Monday, March 24, 2008

Clues and toggles

In continuation of our post of March 09, we are now publishing a DOCUMENT, which points to some differences and similarities in the ways in which the re-opened formal investigations (RFIs) into two major marine accidents: the MV Derbyshire and FV Gaul have been conducted and the reasons why the first was able to deliver better quality results than the second.
We considered the formal investigation into the loss of the MV Derbyshire, in which, initially, the Assessors wrongly concluded - on the basis of a rope seen emerging from the Bosun’s store hatch opening and of a simple examination of the disposition of that hatch’s toggles - that the loss of the vessel had been due to crew error.
In a curiously similar manner, the Gaul RFI also put the blame for the loss of the trawler on the crew, who, the RFI panel claimed, had neglected to close the inner covers to two openings in the hull - this time on the basis of a ligature apparently holding the vessel’s duff chute inner lid in the open position.
However, as the Derbyshire Assessors’ report had been made public two years prior to the RFI court hearings, their findings were openly examined and contested when appropriate and this allowed the court to arrive, in the end, at a set of different and more robust conclusions.
What is worthy of note here is that, in the Derbyshire RFI, it was the subsequent examination by independent experts of the condition and position of the Bosun’s hatch cover’s toggles that led to the rebuttal of the Assessors’ initial verdict of crew error.
Finally, the court concluded that the crew had not failed to secure the hatch lid and that the rope emerging from the Bosun’s store hatch opening was nothing more than post-casualty debris.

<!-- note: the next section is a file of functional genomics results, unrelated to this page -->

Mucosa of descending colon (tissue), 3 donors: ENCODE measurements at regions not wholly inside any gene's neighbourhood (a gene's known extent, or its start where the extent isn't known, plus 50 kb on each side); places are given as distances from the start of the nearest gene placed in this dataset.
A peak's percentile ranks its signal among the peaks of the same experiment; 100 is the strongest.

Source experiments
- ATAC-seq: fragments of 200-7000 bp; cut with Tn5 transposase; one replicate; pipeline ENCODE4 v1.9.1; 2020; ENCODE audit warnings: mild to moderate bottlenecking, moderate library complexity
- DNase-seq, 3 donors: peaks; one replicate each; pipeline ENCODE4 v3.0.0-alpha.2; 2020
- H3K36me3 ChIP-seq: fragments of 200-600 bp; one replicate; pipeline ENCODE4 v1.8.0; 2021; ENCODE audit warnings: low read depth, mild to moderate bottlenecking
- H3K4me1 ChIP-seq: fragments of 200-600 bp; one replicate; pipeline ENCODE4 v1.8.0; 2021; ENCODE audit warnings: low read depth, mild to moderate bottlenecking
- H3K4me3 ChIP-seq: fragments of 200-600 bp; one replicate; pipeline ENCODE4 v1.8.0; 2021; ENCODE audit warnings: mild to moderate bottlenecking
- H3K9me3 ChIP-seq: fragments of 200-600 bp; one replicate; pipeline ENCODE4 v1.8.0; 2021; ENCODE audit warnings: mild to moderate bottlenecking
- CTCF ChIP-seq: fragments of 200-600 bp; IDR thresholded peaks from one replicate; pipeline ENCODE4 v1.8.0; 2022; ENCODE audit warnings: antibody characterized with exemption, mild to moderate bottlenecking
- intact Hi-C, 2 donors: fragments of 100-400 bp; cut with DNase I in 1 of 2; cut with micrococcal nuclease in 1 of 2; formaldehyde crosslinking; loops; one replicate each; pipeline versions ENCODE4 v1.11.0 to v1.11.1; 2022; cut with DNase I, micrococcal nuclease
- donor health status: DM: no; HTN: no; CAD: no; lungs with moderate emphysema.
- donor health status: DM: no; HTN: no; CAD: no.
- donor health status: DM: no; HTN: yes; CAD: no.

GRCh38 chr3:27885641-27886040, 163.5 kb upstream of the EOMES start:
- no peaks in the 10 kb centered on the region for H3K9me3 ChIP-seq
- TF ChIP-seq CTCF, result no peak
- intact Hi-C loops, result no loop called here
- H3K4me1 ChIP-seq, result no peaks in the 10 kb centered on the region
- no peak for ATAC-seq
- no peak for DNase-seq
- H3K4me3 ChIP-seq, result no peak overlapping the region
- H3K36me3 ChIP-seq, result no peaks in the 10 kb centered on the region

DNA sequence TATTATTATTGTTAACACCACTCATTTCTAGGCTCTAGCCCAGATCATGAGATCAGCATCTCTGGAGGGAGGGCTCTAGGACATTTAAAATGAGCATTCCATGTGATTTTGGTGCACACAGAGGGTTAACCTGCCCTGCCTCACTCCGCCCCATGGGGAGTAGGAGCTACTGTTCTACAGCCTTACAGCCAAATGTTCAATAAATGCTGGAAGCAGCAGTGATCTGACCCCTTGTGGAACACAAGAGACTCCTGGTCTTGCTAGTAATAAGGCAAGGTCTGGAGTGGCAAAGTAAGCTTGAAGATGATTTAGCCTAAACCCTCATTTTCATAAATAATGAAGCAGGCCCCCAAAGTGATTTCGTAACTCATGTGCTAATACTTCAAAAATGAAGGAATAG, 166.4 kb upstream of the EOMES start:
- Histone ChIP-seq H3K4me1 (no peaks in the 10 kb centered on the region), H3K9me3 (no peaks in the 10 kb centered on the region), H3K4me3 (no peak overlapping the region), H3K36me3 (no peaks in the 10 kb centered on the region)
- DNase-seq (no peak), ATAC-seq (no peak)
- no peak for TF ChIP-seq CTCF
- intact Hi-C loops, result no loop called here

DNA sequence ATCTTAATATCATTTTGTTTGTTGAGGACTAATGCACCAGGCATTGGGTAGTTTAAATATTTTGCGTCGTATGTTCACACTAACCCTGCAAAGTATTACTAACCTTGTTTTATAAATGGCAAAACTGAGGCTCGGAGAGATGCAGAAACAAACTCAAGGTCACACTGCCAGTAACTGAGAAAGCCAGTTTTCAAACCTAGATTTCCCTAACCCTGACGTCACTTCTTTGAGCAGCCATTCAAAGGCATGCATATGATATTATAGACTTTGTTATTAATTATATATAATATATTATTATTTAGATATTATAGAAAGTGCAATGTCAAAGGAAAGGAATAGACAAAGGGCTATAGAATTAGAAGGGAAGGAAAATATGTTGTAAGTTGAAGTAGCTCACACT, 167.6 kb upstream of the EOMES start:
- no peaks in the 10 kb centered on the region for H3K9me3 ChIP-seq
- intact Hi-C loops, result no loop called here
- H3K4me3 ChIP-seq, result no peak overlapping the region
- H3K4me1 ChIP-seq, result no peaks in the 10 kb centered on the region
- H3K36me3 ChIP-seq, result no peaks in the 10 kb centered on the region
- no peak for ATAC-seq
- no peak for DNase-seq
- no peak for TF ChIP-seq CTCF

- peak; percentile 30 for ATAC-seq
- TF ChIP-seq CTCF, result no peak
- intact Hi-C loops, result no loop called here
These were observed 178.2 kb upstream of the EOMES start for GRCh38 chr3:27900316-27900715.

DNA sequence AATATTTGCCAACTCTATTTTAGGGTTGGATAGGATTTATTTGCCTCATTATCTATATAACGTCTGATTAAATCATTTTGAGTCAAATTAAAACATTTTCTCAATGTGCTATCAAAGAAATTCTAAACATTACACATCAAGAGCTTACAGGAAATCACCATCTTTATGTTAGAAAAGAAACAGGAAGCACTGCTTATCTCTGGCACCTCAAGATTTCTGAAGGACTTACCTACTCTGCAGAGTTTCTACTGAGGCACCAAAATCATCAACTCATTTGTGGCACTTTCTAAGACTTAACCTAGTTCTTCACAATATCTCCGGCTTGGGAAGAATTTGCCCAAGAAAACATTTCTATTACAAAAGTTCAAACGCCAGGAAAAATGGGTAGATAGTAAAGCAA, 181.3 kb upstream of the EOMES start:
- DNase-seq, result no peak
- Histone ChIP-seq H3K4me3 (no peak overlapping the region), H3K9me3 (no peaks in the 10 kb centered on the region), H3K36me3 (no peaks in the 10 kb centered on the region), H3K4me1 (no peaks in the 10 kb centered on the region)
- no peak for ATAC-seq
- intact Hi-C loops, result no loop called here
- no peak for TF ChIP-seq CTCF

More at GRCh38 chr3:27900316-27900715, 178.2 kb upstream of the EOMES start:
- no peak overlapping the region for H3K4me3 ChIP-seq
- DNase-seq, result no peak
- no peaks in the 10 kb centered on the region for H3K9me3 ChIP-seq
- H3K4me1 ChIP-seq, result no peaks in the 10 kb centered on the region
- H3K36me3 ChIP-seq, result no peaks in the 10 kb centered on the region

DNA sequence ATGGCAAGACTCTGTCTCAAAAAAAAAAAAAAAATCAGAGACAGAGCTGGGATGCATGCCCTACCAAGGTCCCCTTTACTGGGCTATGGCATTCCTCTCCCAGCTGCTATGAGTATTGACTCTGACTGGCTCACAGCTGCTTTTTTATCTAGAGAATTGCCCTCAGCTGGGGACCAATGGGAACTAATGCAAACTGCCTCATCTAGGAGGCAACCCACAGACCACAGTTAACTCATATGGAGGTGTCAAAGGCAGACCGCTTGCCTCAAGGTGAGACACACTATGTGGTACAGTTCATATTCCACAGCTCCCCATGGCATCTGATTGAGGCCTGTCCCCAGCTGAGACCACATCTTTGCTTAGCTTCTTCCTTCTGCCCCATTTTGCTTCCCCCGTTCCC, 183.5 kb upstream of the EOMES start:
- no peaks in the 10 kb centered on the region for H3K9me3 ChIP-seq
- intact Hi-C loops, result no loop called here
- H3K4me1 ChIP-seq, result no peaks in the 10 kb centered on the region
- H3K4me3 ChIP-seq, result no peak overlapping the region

Unfortunately, despite the precedent provided by the Derbyshire inquiry, during the Gaul inquiry no external, independent examination of the case was allowed.
In the Gaul Investigation, the report of the Assessors, the retained experts and the court was presented at the end of the RFI as one final document, ‘set in stone’. Nonetheless, a mere glance at the position of the toggles, as shown by the underwater survey footage, suggests that the inner lids of both chutes on the Gaul had been initially closed.
Surprisingly, during the court hearings, neither the strongback bar (which, in conjunction with two toggles, secured the offal chute cover) nor the condition of the toggles was even mentioned.
In addition to and more intriguingly than this oversight is, however, the creative, ‘non-figurative’ manner in which the retained experts produced the drawings of the duff and offal chutes, in their supposedly as found’ condition.
The toggles, which in the underwater survey video footage are clearly shown to be in the ‘hatch closed’ position, appear on the experts’ drawings to be in the ‘hatch open’ position.

The unfortunate effect of these inaccuracies is that it can mislead subsequent examiners into concluding that, since all the toggles were found in the ‘open’ position on the wreck, the court’s finding that the crew had left the hatches open prior to the loss of the vessel is most likely correct.

More about it HERE

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